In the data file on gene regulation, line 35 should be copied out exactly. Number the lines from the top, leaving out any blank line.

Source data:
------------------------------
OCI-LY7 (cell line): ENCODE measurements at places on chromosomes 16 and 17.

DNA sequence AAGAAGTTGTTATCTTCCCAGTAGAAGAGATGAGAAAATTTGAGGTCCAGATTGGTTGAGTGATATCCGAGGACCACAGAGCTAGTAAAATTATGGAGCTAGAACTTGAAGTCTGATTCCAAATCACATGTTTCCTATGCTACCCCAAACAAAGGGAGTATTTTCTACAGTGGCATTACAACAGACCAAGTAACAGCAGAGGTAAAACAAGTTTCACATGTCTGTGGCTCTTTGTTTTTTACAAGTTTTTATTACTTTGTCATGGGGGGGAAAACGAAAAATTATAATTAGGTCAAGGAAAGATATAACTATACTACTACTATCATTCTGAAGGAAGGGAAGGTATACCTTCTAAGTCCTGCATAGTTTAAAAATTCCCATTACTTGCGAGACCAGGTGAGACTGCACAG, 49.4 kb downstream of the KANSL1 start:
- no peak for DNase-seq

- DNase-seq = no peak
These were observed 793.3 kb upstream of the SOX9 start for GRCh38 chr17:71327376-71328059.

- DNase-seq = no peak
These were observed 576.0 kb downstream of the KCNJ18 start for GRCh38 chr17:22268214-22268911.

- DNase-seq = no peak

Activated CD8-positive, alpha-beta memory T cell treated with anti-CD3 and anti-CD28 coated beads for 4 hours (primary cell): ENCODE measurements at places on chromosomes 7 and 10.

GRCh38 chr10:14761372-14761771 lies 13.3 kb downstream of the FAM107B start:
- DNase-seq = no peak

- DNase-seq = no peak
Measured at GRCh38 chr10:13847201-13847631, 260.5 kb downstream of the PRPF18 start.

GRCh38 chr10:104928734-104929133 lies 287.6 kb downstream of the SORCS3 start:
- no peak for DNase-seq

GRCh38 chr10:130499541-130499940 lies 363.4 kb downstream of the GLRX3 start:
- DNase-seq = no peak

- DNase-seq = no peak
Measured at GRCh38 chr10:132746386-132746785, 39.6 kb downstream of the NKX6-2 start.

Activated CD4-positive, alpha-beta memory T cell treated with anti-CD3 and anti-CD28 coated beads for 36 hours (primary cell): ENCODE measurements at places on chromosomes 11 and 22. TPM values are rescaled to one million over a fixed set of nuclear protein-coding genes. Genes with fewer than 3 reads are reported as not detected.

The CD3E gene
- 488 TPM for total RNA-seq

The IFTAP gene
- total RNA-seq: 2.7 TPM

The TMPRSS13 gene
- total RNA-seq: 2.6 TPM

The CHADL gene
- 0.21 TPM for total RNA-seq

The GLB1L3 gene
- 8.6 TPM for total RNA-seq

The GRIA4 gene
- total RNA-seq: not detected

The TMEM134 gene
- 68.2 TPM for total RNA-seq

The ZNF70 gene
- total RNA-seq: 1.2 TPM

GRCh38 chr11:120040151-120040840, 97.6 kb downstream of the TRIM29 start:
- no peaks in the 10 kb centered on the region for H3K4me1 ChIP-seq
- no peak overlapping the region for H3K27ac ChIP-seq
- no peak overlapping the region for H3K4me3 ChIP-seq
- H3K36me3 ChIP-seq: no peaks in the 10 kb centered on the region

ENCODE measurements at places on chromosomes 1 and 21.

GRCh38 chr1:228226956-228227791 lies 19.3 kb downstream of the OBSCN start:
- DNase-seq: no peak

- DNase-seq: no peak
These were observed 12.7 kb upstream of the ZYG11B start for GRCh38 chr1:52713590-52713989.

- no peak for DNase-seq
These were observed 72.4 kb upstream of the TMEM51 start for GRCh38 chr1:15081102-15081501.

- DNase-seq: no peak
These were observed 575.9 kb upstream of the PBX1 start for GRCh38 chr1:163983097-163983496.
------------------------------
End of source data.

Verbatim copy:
The ZNF70 gene